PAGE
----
I’m currently doing some work on a feature film. The main part of the action takes place in a high school on Long Island. Instead of sitting around waiting and chatting (there is a LOT of sitting around and waiting and chatting on a film set), I decided to “sow my wild oats” and get a little writing done without actually sitting down at the computer.

I pulled out my device, opened up Evernote and made some observations. Since my work in progress (#WIP) is set in a middle school in Tarrytown, NY, I wanted to use this opportunity to get some authentic detail about schools today.

Here are some of my notes:

Boy’s bathrooms – voices echo off tile, rust spots on the walls near urinals (eww), gray tiles with ugly peach paint above, no locks on stalls

Hall lockers have a THICK coat of blue paint from years of repainting and abuse. They really are wide enough for Lance (my main character) to be stuffed into. Should I ask my son if I can stuff him inside one? (I didn’t.)

Most of the trophies in the trophy case were for tennis. Must be a school of wealthy students. Maybe a tennis pro is a coach?

Really confusing layout of hallways. Freshmen must get lost all the time.

There were a lot more observations, but I’ll stop there.

Now I could’ve just closed the app and said, “I did my writing for the day. Ah!” But just observing and taking notes doesn’t really get any writing done. Those notes are like a warm-up. If I stop there, they’ll just sit there collecting electronic dust in my Evernote app unless I do something with them.

If you have tons of files, notes, scribbles, and jottings lying around, e-dust them off by taking the next step.

2. Analyze

Before deciding what to do with your casual observations, analyze them. I don’t mean going through and judging them, “This one is terrible! This one is awesome! This one is meh.” (I often do that, though. Sigh.)

I mean thinking about them differently. Try finding the connections, figuring out what the observations are trying to say and what they mean. Sometimes I see patterns and meanings that I hadn’t noticed when I was just writing down the original thoughts.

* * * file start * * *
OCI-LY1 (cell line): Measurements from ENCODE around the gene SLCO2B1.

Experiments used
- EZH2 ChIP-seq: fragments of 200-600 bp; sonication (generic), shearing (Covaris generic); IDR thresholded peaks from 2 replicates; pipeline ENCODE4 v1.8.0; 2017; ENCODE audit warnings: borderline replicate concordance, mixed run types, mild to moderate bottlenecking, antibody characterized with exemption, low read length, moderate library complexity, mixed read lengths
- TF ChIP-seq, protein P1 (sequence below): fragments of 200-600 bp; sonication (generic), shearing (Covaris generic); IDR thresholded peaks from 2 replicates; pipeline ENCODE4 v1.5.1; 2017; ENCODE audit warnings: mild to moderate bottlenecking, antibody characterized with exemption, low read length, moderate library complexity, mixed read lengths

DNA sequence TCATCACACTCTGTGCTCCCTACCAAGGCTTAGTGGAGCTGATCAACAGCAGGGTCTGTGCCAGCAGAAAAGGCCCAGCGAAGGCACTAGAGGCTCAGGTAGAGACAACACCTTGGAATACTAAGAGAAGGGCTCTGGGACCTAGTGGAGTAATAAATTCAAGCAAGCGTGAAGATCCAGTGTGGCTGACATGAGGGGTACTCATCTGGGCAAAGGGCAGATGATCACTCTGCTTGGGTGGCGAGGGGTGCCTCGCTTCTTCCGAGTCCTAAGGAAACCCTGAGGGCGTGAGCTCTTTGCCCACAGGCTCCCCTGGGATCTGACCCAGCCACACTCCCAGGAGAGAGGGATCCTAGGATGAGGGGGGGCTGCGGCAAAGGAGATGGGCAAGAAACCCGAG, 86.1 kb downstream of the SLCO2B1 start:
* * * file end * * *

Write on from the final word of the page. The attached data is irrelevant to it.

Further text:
For this set of observations at the high school, one or two or possibly all of them will make their way into my middle grade paranormal adventure novel. My main character, Lancelot Greengrass, is kind of small and occasionally gets pushed around because of his size. The kids who do this call him “Grass-stains” because of his weird last name and because he always has grass stains on his knees from falling down when he gets pushed.

As I analyze the observations I made, some them are getting me excited to add those details into my story. I can’t wait to get to the computer and write. Excitement is always a clue that those ideas are the ones to pursue when you take the next step.

3. Transform

The bare facts are rarely enough when writing for an audience. Even news tells a story from the point of view of the person observing it.

What we call “voice” can be thought of as the transformation of “what happened” into “this is how I saw it, processed it, understood it. I hope you will, too.”

This is the part of the process that usually happens in the shower or while you’re doing the dishes. Your inner critic is distracted by the mundane activity and your creative brain makes connections you didn’t think would happen. Suddenly, you have a great idea! The original observations suddenly transform into another way of using them.

The blue paint on the lockers might become an activity for the janitor to be doing in the hallway.

The gym teacher might become a washed up tennis pro after seeing those tennis trophies in the display case.

Lance might get lost all the time because he’s new at Washington Irving Middle School.

And, lastly, the observations I made might make the transformation from details to be used in my novel into details I can use for a blog post like this one. (See how I did that?)

4. Send

This last step is the most important. It’s what Austin Kleon talks about in his excellent book, Show Your Work: 10 Ways to Share Your Creativity and Get Discovered (and in this GREAT VIDEO).

We all write because we love it and it’s how we express ourselves creatively. Some of us keep our writing to ourselves and some of us have a world-wide audience. No matter what size audience you have or form your writing takes: a blog, short story, play, screenplay, novel, article, poem, textbook, a letter to the editor or a love note, you need to send those words out into the world in order for them to make a difference and to learn something about what your writing is all about and what you have to say.

As Mr. Kleon says, “The only way to find your voice is to use it.”